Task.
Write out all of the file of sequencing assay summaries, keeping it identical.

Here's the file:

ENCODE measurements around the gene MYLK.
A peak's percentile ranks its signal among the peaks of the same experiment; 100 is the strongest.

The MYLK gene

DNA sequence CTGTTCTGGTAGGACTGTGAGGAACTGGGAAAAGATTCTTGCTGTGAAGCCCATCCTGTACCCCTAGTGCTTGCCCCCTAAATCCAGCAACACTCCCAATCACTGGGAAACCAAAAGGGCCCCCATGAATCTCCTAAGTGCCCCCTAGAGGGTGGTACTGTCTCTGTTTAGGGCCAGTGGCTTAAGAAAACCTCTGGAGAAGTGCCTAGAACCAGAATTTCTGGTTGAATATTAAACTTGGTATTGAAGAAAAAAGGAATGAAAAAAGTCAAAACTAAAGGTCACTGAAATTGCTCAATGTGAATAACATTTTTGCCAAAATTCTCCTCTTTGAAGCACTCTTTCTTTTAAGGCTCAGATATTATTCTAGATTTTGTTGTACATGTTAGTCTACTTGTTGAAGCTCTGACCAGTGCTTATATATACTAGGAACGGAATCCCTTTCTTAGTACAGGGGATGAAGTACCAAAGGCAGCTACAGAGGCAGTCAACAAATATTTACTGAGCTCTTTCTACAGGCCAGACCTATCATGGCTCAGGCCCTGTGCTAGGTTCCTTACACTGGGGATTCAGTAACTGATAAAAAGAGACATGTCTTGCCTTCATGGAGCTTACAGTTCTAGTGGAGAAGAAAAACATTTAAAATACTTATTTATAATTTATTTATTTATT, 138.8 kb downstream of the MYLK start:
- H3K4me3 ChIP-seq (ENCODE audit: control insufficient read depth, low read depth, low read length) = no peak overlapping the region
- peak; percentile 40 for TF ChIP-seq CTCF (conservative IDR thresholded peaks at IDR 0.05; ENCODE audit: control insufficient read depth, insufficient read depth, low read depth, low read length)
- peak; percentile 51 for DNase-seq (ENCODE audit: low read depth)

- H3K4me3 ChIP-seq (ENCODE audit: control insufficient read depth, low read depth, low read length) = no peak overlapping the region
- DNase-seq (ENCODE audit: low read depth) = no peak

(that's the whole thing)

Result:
ENCODE measurements around the gene MYLK.
A peak's percentile ranks its signal among the peaks of the same experiment; 100 is the strongest.

The MYLK gene

DNA sequence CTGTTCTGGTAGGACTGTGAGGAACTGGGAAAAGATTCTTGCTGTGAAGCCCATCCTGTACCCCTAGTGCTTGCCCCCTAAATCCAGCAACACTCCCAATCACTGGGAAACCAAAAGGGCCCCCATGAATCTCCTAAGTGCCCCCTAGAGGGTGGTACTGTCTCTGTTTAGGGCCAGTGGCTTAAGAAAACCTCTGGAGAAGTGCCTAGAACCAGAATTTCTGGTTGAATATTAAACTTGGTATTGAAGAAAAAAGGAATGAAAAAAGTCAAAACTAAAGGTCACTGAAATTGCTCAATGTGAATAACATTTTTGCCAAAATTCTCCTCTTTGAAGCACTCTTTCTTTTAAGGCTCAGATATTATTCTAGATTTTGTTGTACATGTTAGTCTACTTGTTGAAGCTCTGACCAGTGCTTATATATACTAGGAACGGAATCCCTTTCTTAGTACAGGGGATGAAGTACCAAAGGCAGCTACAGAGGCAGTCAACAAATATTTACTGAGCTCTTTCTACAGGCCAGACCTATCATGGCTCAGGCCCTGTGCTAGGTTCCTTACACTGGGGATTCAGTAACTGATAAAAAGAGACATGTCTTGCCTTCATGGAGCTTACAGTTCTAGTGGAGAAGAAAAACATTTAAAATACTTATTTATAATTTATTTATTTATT, 138.8 kb downstream of the MYLK start:
- H3K4me3 ChIP-seq (ENCODE audit: control insufficient read depth, low read depth, low read length) = no peak overlapping the region
- peak; percentile 40 for TF ChIP-seq CTCF (conservative IDR thresholded peaks at IDR 0.05; ENCODE audit: control insufficient read depth, insufficient read depth, low read depth, low read length)
- peak; percentile 51 for DNase-seq (ENCODE audit: low read depth)

- H3K4me3 ChIP-seq (ENCODE audit: control insufficient read depth, low read depth, low read length) = no peak overlapping the region
- DNase-seq (ENCODE audit: low read depth) = no peak